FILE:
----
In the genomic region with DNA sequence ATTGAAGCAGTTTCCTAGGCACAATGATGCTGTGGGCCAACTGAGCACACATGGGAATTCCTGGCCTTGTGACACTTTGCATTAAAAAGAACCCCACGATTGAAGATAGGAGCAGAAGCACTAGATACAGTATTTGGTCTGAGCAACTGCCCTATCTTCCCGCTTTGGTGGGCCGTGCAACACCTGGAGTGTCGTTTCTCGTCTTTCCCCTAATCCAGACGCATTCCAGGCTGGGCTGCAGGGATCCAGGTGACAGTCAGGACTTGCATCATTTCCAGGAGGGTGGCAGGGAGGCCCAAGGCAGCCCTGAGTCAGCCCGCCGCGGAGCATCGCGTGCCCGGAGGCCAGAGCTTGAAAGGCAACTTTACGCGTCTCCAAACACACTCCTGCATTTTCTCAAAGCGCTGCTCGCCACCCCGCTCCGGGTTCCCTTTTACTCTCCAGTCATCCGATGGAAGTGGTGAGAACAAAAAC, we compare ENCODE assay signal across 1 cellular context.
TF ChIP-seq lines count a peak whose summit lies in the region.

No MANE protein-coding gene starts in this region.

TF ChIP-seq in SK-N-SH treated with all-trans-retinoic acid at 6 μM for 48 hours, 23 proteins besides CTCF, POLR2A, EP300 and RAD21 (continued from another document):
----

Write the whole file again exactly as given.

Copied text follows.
In the genomic region with DNA sequence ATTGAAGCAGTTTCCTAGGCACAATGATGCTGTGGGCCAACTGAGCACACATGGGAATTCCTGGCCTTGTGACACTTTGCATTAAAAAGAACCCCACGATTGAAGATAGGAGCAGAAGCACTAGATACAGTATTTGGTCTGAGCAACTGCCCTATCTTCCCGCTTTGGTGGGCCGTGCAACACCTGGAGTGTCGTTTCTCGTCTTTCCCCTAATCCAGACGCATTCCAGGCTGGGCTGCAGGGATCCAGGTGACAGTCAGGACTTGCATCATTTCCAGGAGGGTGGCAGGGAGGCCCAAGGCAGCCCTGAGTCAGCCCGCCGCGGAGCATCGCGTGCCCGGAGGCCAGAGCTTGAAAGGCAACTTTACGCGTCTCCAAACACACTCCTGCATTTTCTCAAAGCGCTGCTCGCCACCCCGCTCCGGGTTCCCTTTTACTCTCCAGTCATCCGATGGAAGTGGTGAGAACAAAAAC, we compare ENCODE assay signal across 1 cellular context.
TF ChIP-seq lines count a peak whose summit lies in the region.

No MANE protein-coding gene starts in this region.

TF ChIP-seq in SK-N-SH treated with all-trans-retinoic acid at 6 μM for 48 hours, 23 proteins besides CTCF, POLR2A, EP300 and RAD21 (continued from another document):